Spectator seating offering a very poor view of the playing field. Named in honor of longtime Milwaukee Brewers announcer Bob Uecker, in reference to one of his TV ads in which he is removed from the box seats and learns that his ticket is actually for a seat in the back row of the right field upper deck.
A grand slam by a member of the home team when they are exactly three runs behind in the bottom of the final inning, thus overcoming a 3-run deficit and winning the game with one swing. See also walk-off home run.
When a fielder single-handedly executes a play which is more often completed by multiple fielders. For example, with a runner on first base, a ground ball is hit to the shortstop who then steps on second base, completing a force out. Unassisted double plays are rare, and unassisted triple plays are extremely rare.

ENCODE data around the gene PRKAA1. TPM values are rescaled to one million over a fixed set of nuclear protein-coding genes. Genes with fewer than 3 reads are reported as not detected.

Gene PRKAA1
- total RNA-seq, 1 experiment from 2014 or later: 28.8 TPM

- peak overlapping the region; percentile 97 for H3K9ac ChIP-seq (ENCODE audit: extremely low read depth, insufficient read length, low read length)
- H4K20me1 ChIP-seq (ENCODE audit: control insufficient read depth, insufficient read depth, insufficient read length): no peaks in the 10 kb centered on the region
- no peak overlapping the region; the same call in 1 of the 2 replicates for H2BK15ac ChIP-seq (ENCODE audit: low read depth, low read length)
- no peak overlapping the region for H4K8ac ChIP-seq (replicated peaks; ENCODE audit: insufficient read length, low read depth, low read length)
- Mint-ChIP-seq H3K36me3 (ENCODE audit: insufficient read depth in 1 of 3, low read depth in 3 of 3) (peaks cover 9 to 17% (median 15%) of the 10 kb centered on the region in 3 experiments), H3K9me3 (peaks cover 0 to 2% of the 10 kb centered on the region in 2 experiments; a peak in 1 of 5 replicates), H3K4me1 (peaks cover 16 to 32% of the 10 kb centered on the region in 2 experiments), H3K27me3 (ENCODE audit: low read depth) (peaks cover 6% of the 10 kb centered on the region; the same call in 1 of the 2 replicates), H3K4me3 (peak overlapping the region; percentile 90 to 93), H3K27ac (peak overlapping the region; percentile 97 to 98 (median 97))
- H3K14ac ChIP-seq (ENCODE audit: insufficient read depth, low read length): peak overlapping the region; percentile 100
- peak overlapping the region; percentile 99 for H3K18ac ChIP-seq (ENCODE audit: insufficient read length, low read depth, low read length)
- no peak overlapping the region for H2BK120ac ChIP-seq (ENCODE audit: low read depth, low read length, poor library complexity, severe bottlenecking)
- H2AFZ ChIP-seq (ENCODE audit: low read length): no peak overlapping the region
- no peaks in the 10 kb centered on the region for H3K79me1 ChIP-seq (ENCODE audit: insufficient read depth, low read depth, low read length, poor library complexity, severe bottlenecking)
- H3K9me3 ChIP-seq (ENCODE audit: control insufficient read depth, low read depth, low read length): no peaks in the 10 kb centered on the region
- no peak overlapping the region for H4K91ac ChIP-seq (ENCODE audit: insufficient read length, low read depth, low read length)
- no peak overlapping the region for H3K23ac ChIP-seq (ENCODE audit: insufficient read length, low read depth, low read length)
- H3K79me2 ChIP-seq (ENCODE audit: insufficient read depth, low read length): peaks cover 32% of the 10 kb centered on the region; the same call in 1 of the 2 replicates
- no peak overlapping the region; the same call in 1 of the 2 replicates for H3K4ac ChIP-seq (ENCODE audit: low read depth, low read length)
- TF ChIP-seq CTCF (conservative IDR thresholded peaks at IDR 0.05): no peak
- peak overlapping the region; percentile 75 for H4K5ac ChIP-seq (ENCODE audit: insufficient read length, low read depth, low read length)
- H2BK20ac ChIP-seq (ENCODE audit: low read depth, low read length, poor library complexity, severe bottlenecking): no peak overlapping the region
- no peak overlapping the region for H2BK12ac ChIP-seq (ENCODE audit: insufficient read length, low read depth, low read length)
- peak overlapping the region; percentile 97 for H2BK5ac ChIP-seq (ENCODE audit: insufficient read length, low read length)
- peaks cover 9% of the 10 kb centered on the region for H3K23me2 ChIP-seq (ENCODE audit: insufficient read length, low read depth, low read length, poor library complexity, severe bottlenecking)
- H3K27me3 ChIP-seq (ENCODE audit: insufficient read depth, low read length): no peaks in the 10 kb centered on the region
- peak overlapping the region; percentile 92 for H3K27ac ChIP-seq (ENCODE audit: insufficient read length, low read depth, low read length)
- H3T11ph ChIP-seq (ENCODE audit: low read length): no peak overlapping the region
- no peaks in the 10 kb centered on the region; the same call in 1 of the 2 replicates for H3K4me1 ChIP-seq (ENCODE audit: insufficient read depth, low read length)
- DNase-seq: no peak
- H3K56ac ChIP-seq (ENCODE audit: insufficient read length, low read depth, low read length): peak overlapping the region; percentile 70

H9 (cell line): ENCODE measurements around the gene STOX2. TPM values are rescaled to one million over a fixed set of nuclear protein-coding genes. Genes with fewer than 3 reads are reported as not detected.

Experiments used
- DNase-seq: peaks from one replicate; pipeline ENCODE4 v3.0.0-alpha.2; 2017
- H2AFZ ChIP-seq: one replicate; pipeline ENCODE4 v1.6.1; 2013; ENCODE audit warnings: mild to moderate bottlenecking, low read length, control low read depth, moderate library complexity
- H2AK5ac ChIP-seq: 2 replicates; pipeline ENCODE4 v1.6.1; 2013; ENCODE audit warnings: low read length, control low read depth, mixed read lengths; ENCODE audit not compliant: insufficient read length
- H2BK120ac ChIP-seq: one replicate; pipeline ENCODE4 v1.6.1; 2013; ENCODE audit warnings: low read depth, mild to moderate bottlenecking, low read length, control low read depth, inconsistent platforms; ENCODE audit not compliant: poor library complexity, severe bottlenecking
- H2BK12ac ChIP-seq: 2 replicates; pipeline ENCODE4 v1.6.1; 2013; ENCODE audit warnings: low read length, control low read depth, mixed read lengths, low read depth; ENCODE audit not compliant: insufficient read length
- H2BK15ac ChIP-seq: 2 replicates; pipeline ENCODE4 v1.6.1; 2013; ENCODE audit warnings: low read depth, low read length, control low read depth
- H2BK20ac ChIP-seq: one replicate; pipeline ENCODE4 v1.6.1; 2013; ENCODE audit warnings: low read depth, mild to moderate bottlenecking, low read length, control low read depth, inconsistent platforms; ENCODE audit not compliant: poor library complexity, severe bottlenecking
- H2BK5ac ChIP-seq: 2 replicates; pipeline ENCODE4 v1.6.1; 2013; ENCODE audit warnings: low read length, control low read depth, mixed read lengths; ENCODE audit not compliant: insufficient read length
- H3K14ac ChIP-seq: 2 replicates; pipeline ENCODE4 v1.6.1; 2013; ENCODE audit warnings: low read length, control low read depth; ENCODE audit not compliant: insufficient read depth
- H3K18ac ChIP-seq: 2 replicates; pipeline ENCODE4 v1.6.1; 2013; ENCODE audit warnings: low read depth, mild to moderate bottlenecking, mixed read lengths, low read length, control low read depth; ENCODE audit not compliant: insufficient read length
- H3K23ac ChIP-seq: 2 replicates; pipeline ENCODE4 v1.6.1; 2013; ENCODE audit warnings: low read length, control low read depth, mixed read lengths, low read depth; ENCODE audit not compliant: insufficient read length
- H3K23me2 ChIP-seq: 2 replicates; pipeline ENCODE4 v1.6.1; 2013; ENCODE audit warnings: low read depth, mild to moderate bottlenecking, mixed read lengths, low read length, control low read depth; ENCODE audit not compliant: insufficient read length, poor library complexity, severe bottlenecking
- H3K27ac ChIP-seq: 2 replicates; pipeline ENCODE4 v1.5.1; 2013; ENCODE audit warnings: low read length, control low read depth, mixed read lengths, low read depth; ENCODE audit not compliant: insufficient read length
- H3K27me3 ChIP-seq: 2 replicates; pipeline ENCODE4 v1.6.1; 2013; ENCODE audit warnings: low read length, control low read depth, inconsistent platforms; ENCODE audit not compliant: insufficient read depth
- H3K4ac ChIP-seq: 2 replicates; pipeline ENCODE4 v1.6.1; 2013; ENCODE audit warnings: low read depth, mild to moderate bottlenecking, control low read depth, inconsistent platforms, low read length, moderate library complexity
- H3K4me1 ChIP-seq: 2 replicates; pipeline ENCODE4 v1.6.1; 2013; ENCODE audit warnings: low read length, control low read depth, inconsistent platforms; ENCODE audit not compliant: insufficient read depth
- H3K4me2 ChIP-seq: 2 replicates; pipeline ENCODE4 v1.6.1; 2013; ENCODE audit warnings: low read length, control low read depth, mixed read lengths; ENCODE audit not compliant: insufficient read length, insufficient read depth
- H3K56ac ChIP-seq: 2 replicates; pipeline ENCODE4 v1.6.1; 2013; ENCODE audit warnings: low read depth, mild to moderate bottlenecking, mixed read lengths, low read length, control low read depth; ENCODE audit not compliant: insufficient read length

If a base runner successfully advances to the next base while the pitcher is delivering the ball to home plate but the catcher does not attempt to throw him out, then the steal may be scored as an uncontested or undefended steal. In the game's statistics, the runner would not be credited with a stolen base. Also called defensive indifference. See also stolen base, fielder's choice.
A pitch to the upper part of the strike zone. "When Miller throws his fastball up in the zone, opponents are hitting .079 (6-for-76) and have missed on 36 percent of swings (league average is .232). When his fastball is down or in the middle of the strike zone, opponents hit .270 with a miss rate of 15 percent."
The area near an imaginary line from home plate through the pitcher's mound and second base into center field. General managers typically build teams "up the middle", i.e. strength at catcher, second base, shortstop, and center field.